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  1. #1
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    Default Trail Level of Difficulty

    According to http://4000footers.com/appalachiantrail.shtml the trail isn't very difficult with the exception of NH and ME; however, there are broad ranges in some states. Does anyone know what percentage of the AT is difficult, moderate, and easy?

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    compared to what?

    when it is easy, its as easy as easy can possibly get. when its hard, its hard to imagine something harder.

    in very broad strokes its often said from glencliffe NH to the northern terminus is the hardest part, from the southern terminus to damascus, va is second hardest, and the part in between (over half the trail) is the easy "third."

    this easy third is not uniformly easy but it pretty much always easier than the other parts.

    if you want to divide further, i'd say rockfish gap, va to dalton, ma, with a few short areas and a couple of 25 mile or so stretches aside, is the easiest of the easy.

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    Half of it is very easy to me

    The downhill half...

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    Your question isn't easy to answer. A hard day in Maine won't be hard 100% of the time. A steep uphill climb is usually followed by at least a little bit of moderate ridge walking, or if you're lucky, a gentle downhill. Those difficulty ratings are helpful, but the state-by-state scale is much too large when hikers are thinking day-by-day, or even hour-by-hour. When you zoom into a single day's trek, you're likely to find that a day rated at 10 on the difficulty scale might have 20% at level 9-10, 40% at level 7-8, 30% at level 5-6, and 10% at 1-4. Likewise a easy day might have a few short steep climbs.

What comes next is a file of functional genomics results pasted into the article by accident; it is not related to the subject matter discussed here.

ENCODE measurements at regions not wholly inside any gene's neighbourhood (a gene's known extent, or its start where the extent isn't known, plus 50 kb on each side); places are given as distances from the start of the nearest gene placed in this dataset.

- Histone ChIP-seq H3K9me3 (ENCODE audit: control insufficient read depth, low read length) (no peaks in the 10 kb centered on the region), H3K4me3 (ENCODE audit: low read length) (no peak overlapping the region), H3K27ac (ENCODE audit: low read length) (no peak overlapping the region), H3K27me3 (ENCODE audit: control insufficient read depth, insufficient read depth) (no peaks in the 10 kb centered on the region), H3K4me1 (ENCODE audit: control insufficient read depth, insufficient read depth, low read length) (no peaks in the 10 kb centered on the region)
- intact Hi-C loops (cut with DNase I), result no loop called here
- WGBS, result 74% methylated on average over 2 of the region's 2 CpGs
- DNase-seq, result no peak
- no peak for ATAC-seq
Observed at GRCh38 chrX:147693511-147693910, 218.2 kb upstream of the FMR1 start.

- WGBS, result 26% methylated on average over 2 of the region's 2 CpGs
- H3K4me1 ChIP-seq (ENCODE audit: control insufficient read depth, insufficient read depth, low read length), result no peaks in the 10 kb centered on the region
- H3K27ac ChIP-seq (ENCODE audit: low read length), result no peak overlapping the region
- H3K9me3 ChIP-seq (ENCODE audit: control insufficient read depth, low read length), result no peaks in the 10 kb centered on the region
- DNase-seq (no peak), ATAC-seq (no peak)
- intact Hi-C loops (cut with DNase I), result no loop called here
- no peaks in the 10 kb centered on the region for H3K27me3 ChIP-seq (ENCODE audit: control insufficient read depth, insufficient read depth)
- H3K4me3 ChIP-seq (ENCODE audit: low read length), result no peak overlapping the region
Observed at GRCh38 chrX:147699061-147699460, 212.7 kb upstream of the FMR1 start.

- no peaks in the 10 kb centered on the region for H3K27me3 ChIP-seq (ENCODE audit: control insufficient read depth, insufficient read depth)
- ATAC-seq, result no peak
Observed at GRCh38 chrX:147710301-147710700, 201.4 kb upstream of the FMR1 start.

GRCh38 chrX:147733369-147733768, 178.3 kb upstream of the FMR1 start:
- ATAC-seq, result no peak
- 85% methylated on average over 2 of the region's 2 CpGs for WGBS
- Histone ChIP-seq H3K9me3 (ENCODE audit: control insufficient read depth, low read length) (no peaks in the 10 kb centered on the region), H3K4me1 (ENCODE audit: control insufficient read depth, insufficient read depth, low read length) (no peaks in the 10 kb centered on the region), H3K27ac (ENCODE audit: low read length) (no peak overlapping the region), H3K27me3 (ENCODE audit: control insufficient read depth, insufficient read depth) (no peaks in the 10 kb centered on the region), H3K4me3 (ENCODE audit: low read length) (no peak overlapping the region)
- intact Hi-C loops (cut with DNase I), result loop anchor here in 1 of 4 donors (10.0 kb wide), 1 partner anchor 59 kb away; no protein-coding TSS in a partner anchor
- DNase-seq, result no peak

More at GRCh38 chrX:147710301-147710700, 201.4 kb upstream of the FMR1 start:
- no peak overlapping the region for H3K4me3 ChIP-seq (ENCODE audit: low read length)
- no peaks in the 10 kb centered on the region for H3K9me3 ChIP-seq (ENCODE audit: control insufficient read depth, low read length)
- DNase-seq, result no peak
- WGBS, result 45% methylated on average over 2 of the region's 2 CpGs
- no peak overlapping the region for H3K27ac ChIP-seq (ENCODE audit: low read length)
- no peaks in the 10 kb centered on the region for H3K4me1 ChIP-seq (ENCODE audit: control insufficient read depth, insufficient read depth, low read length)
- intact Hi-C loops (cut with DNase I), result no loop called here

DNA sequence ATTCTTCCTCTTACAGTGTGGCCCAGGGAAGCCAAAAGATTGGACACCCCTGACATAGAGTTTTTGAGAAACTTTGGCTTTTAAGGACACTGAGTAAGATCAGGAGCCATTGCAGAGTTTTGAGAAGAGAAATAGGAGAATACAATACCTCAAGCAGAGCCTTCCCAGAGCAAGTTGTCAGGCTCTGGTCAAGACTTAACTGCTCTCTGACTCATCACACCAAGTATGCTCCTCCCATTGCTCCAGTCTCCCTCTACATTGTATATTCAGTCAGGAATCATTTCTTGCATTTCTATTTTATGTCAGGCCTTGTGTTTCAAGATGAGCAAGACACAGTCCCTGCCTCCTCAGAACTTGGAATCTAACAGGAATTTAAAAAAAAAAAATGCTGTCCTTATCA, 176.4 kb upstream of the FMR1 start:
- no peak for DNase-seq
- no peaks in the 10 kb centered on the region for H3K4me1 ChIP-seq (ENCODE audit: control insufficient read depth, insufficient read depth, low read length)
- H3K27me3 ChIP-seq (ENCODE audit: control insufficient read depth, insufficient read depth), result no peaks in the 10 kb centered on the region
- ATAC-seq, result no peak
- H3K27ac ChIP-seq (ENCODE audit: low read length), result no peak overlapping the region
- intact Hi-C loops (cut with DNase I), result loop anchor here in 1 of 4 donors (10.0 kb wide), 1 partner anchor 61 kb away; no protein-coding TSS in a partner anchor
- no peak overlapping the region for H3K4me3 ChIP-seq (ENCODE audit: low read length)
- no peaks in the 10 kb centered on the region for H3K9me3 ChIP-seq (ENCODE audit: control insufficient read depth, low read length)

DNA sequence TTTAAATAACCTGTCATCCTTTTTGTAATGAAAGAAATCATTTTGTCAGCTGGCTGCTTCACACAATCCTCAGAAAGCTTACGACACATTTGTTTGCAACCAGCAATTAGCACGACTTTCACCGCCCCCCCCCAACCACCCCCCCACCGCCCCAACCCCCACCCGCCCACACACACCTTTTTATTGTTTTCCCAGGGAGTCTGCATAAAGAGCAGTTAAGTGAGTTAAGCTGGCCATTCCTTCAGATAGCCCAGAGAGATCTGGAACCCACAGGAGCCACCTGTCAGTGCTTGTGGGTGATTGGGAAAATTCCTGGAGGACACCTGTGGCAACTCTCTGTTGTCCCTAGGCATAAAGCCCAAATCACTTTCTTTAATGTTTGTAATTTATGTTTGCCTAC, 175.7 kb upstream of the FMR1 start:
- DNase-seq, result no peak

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    Get some maps of the trail in the areas you plan to hike - maps that include elevation profiles. Those profiles will be very educational with respect to the big picture and the day-to-day challenge. What they won't show you is the difference between a flat place in Pennsylvania (covered with hundreds of stumbly rocks) or a flat place in Maine (roots, rocks, more roots, more rocks) or a flat place in Vermont (mudhole, or maybe a boardwalk) or a flat place in TN a bit south of Damascus VA (smooth, easy, sailing along). All that stuff, you get to discover when you get out there.

    The other thing the profile maps won't show are the smaller ups and downs that don't get picked up by whatever criteria the profile map is built on. If the profile map picks up 50' changes in elevation between point A and point B, it won't show you whether the trail goes up and down 40' repeatedly between A and B.

  6. #6

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    Statistically most long distance trails do not appear very difficult. Then there is the reality of the statistics. For example a 275 vertical gain per mile on an 8 mile stretch seems fairly mundane, until you find there are two steep sections of a half mile or so at 1,000 feet each that changes the definition of easy.

    I have typically found the terrain is not the overarching issue with long distance treks, its the mental/emotional energy necessary to accomplish it. Which explains why some folks who are in top physical condition do not make the distance and others who are below that level do.

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    I've wanted to say this for awhile. It's all relative.

  8. #8
    Registered User kayak karl's Avatar
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    The first ten days out of Springer was the most difficult hiking I ever did. I thought Maine and NH was a breeze.
    I'm so confused, I'm not sure if I lost my horse or found a rope.

  9. #9

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    Lonewolf will be along shortly to explain all in just 3 little words

    Quote Originally Posted by Lone Wolf View Post
    "it's just walkin"

    Lone Wolf

    Quote Originally Posted by Lone Wolf View Post
    it's just walkin'
    Quote Originally Posted by Lone Wolf View Post